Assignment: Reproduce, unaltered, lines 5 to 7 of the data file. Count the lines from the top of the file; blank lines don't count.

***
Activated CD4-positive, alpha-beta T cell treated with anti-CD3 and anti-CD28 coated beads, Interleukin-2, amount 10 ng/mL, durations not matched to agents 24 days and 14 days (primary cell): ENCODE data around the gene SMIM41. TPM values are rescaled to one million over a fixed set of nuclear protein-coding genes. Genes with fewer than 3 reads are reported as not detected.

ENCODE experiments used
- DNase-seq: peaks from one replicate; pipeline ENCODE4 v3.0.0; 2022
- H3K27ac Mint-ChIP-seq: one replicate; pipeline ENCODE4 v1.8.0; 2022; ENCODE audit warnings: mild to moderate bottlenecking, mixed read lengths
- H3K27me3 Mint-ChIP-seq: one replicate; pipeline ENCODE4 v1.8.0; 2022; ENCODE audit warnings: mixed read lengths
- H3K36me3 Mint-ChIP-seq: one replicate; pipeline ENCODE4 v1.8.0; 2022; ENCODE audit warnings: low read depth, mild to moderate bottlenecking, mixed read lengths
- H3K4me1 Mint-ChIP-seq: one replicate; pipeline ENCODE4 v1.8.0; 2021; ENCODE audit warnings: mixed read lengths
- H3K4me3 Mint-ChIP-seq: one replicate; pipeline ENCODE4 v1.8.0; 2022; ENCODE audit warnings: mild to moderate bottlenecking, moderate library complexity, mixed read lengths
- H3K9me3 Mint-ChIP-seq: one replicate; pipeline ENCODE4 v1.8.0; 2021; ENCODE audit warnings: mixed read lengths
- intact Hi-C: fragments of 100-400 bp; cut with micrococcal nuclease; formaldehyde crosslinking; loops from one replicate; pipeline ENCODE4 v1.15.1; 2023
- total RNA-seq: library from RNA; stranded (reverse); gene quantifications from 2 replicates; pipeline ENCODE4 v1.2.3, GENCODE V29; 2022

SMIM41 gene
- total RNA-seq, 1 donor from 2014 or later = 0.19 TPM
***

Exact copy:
- H3K27me3 Mint-ChIP-seq: one replicate; pipeline ENCODE4 v1.8.0; 2022; ENCODE audit warnings: mixed read lengths
- H3K36me3 Mint-ChIP-seq: one replicate; pipeline ENCODE4 v1.8.0; 2022; ENCODE audit warnings: low read depth, mild to moderate bottlenecking, mixed read lengths
- H3K4me1 Mint-ChIP-seq: one replicate; pipeline ENCODE4 v1.8.0; 2021; ENCODE audit warnings: mixed read lengths